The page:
Prof. Ciorciari 4:18
But prior to that, probably going back even 20 years people we’re doing social psychology, and even social neuroscience research, looking at how people make decisions about products and so forth. So it has to go back a few years. But it’s only the last 10 years, I think this is the 10th year where you can say neuromarketing is the field.

Jackie 4:40
Is the field. Yeah, because when I was at university 1000 years ago, it was called consumer behavior back then is it the same sort of field?

Prof. Ciorciari 4:48
Same thing. As you mentioned in your introduction, you’re bringing together social psychology, looking at how people interact, the decisions they make and so forth, but applying it to business.

Prof. Ciorciari 4:57
At the moment we’re going through sort of a neuro mania actually, because everything is neurolink, for example neurolegal, neuromarketing, of course, people are adding neuro to everything.

Prof. Ciorciari 5:08
But neuroscience can tell you so much more than just a forum discussion or a survey. They’re in ways in which there are many ways in which the brain works in terms of by the time you actually get to the point where you’ve made a decision, so many processes have taken place. And that’s what neuroscience can inform you about.

Jackie 5:28
What’s psychophysiology?

Prof. Ciorciari 5:30
Well, psychophysiology is an older term, it’s basically applying neuroscience techniques to understand the neurophysiology of the brain and looking at the relationship between mind and behavior in particular.

Jackie 5:46
So that neurophysiology, I’m going to really get down to layman’s terms, here is that understanding all the different compartments in your brain?

Prof. Ciorciari 5:54
The cells, the network’s, the different lobes of the brain, the development of the brain, the evolution, the embryological development of the brain. So that’s the neurophysiology looking at the electrical systems, the chemical systems associated with the brain neurotransmitters.

Jackie 6:09
All the transmitted sides all how they interrelate, isn’t it? And there’s been so much work done in this field of really of recent times.

Prof. Ciorciari 6:19
Neurophysiology, it’s a pretty big area. And for example, I belong to the Society for neuroscience, and we meet once a year. And there’s something like 30,000 plus people who come to this conference, one of the biggest conferences in the world. And if people look at the cells, the genes, the structures, the neuroimaging, the new techniques that we have available to us to looking at the brain and understanding the brain.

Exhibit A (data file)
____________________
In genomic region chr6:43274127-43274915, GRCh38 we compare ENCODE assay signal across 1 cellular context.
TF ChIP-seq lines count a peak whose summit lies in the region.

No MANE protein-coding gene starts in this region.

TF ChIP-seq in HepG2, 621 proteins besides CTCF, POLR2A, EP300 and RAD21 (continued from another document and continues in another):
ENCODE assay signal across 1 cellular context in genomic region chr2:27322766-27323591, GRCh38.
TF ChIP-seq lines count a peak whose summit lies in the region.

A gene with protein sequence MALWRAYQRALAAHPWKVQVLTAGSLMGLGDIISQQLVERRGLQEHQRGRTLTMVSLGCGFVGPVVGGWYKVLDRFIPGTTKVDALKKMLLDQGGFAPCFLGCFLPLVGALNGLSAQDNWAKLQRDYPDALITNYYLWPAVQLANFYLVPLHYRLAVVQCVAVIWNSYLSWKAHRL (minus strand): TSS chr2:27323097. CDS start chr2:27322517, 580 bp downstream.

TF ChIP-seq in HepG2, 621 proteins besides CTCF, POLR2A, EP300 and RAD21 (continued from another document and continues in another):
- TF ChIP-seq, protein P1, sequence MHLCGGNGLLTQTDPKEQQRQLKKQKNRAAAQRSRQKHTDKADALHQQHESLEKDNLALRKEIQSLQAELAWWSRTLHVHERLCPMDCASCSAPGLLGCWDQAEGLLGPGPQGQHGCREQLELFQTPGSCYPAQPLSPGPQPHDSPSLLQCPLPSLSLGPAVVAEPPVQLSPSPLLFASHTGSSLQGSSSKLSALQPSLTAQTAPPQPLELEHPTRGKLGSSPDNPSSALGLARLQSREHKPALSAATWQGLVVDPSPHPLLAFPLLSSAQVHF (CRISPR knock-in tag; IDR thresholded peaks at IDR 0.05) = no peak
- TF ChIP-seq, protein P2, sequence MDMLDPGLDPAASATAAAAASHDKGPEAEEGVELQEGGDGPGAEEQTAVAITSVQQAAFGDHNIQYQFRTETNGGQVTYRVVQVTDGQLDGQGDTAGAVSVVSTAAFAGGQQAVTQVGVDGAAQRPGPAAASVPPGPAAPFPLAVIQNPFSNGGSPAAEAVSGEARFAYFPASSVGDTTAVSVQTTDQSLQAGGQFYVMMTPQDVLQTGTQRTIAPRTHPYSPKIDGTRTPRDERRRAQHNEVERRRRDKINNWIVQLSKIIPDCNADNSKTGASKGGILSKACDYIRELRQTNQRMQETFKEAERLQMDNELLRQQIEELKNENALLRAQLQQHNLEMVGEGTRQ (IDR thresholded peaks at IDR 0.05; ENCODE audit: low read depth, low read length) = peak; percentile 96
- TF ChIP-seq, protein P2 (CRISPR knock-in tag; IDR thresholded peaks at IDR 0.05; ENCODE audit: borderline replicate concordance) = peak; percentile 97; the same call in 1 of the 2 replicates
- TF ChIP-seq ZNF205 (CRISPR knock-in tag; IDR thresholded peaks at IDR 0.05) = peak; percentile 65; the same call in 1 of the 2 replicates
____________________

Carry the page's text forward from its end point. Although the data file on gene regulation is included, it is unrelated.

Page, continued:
Prof. Ciorciari 6:49
We now know more about the genes of the brain than ever before, and how the genes relate to things like decision making, and personality. So it’s come a long way, but there’s a lot still to do.

Jackie 7:02
There’s always that myth that we only use, you know, 7% or 8% it’s a myth. What’s the reality? How much of our brain do we use?

Prof. Ciorciari 7:10
It’s always active. But it’s like saying, You have a beautiful Symphony Orchestra and everyone’s playing beautifully together. That’s the brain working at its best. And sometimes you have the brass and you have the strings doing the little bit and you might have a solo by someone.

Prof. Ciorciari 7:25
So the brain works that way. It’s when becomes a mess, where everyone is playing and doing your own thing. That’s, an example of what’s happening in schizophrenia, for example, that there are uncontrolled systems just doing whatever they want. Because that control mechanism, that beautiful interaction is lost. So, no, we don’t.

Jackie 7:49
Why do I have brains like analogies. Like you just gave that analogy then of the orchestra. And I’m like okay, that makes sense to me. Why does that make sense? Why do we use analogies to help explain an issue more easily?

Prof. Ciorciari 8:04
Well, if I had to explain to you the psycho architecture and the biomechanics, it’s quite complex. So I think it’s one of our skills that you know, we’re social people, we are social animals, we need to communicate and we need to find what level and what language we need to use to explain ourselves, and using analogies is a great way of doing that.

Jackie 8:25
It is and it’s something underutilized, I think.

Prof. Ciorciari 8:28
Absolutely. I like music anyway.

Jackie 8:29
Okay. Well, it’s also better if you’ve picked a topic that everyone can relate to as well you don’t use it analogy on a topic that no one can reIate to. The neurofeedback research.

Jackie 8:41
That’s been something that you’ve been doing in collaboration with the center of scientific research in France. And you’re currently completing research in collaboration with Latrobe union Murdoch University. And the Institute for television research didn’t even know there was one.